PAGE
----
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Shadings deepen chick lit

Ethnic characters widen a genre's scope by changing stereotypes about blacks.

Published June 25, 2006

According a recent review in the New York Times, chick lit is sinking like last season's deck shoe craze.

But that's just part of the story. A new crop of chick-lit titles by minority authors is keeping the genre afloat.

Ethnic chick-lit characters live for city hot spots, struggle with relationship problems and salivate over the same Marc Jacobs bags as characters in the general chick-lit books. But they also deal with situations more familiar to people of color, such as racism and maintaining cultural traditions far away from home.

Think Bridget Jones's Diary starring Lauryn Hill.

Tia Williams, author of The Accidental Diva, writes about the life of Billie Burke, a black 20-something magazine beauty editor who struggles with life and love, with New York's fashion publishing industry as the backdrop.

Williams, former Teen People editor, co-host of Cosmo's new morning show on Sirius radio and beauty blogger at, says the ethnic chick-lit genre has nowhere to go but up.

So, do you believe the hype - that women readers will pull their hair out if they see another fuchsia- colored, stiletto-heeled, martini glass book cover dubbed chick lit?

I do think the cover art could be a little more original at this point. And every chick-lit author hates the term. In the beginning it was all about a Sex and the City lifestyle, but our books are a lot more layered than that now. It's not just stilettos and cosmos - it's life.

In The Accidental Diva there's fabulous makeup, parties and man complications - the stuff of any good chick-lit book. So, what is it about this story that makes it more familiar to brown and black girls?

Just being the only one in the room. The main character Billie Burke is the only one in the room in her industry most of the time. I also think it makes for an interesting discussion on class. Billie is from upper-middle class suburbia, and she falls in love with a guy in the projects. It makes her question whether she's "black enough." I think that's something black and Spanish minorities can relate to.

When I think of ethnic chick-lit books like The Gotham Diaries by Tonya Lewis-Lee and Crystal McCrary-Anthony and Bling by Erica Kennedy, I realize both books peek into the lives of a sort of black elite subculture that hasn't been explored very much. When you were writing The Accidental Diva, did you have this sense of "See, we live fabulous lives too?"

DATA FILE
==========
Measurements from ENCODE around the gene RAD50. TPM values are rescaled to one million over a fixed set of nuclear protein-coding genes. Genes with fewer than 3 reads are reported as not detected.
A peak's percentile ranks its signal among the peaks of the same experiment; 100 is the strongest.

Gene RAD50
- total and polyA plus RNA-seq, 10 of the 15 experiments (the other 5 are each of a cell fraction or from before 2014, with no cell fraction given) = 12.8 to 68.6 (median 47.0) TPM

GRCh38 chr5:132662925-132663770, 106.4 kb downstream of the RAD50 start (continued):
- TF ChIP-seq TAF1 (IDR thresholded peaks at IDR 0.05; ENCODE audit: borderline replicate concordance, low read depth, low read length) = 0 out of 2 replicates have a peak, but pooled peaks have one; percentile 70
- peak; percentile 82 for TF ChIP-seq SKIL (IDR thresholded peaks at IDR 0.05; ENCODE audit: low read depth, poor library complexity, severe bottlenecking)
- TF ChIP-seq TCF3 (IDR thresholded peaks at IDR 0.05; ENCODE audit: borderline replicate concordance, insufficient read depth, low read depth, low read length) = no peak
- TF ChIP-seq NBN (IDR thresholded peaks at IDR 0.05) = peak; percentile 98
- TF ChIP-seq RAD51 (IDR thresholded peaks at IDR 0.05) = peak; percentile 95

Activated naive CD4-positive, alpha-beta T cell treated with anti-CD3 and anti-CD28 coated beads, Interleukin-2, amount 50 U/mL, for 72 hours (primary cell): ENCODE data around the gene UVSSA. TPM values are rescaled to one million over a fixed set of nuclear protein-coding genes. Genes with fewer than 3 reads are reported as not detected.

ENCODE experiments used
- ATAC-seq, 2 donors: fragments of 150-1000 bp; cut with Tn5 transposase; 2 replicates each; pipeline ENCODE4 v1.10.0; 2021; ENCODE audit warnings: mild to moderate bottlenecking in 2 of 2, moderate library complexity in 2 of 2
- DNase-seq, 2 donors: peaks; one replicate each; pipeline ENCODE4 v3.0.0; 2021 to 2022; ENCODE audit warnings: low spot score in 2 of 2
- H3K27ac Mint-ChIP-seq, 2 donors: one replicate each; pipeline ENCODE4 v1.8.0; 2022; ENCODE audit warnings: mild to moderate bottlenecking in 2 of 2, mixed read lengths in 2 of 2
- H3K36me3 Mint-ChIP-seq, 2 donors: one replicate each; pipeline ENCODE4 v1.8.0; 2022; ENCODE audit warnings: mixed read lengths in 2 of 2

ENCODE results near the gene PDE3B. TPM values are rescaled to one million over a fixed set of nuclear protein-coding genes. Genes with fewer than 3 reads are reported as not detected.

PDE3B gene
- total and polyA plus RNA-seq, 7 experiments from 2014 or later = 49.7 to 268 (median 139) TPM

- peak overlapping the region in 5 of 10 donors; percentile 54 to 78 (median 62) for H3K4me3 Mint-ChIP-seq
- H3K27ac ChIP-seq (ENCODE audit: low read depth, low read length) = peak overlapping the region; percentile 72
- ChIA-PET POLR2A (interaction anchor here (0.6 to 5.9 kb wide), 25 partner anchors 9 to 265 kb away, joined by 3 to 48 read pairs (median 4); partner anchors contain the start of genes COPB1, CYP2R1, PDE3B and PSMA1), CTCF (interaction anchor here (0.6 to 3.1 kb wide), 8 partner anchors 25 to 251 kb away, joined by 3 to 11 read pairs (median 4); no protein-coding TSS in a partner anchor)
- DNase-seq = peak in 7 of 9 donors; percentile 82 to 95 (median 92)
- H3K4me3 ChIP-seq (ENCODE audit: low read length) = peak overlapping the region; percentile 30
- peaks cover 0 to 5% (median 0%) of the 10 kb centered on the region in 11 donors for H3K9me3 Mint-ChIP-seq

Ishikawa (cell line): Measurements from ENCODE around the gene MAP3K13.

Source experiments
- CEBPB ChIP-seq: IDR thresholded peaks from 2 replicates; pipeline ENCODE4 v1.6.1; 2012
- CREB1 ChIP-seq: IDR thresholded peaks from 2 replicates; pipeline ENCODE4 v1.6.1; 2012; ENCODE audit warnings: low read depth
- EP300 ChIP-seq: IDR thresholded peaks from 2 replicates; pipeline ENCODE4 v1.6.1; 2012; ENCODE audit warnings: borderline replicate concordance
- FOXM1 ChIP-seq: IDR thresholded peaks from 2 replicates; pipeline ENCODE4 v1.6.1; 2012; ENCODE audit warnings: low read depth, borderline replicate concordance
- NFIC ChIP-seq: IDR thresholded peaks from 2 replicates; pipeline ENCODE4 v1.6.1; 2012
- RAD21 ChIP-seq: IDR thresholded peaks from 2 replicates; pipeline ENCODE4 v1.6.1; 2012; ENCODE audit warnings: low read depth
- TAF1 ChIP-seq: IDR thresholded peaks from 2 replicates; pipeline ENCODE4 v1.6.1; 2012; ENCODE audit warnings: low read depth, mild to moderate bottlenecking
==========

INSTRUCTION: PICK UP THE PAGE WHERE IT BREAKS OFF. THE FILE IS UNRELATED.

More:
It wasn't that. It wasn't a "Look at us we're keeping up with the Joneses" thing; it was a "We are the Joneses" thing. I wasn't trying to prove I was just as fabulous as Carrie (from Sex and the City); it was really about writing about who I truly am.

Speaking of Sex and the City, did you ever wonder why they never had any fabulous black girlfriends?

I know why not. Everything is dumbed-down for massive public relations, and I don't think the producers thought it would have massive appeal if Carrie Bradshaw had friends who were black. The reality is never portrayed. Two of my bridesmaids were white. But unless it's a movie with someone's sassy black girlfriend, we don't see those relationships in the mass media.

Let's be clear here: Ethnic chick lit is not urban lit, which generally includes high drama, scandal, deceit and often street crimes, right?

No, it's not that at all. And that mix-up makes me nervous. There's room for everyone, but I'm nervous that the mainstream is only comfortable with seeing black culture in a certain way. You look at the news: Whenever you see a black man he has been shot or there's a ghetto situation, and that's how we're comfortable seeing black people. What we're writing shows that street fiction is not the only representation of black culture. It's valid, but is not the only experience.

And ethnic chick lit isn't limited to black authors either. Jessica Jiji's Diamonds Take Forever is about a Moroccan twenty-something in New York City, and there's Buddha Baby by Asian author Kim Wong Keltner.

I think we were all off in our corners doing this at the same time, and that was because we were all aware that there should be a choice. A young white girl can read a romance, a western novel or a sci-fi book where the main character looks like her, but we don't have that choice.

You wrote the manuscript for The Accidental Diva while teaching for six months in Spain. When you returned to the United States, how did publishers respond to your book idea?

They were really excited. It was the right place at the right time. Gotham Diaries and Bling had just come out. We were all doing this at the same time, so publishers saw the need for it.

What about the marketing of ethnic chick lit? It seems as if in every mention of The Accidental Diva, there is a mention of Billie's being black. Are you cool with the genre being compartmentalized that way?

No. Of course she (Billie) is black, but all my white friends have read this book and love it too; 65-year-old white women have read this book and love it. It bothers me that every genre of black literature in the book store is lumped under "black fiction." But the rest of the bookstore is separated into genres. It's a problem with thinking that there's one black experience. Would you put Stephen King and Danielle Steel on the same shelf?

Nicole Johnson can be reached at (727) 445-4162 or

[Last modified June 23, 2006, 11:08:22]

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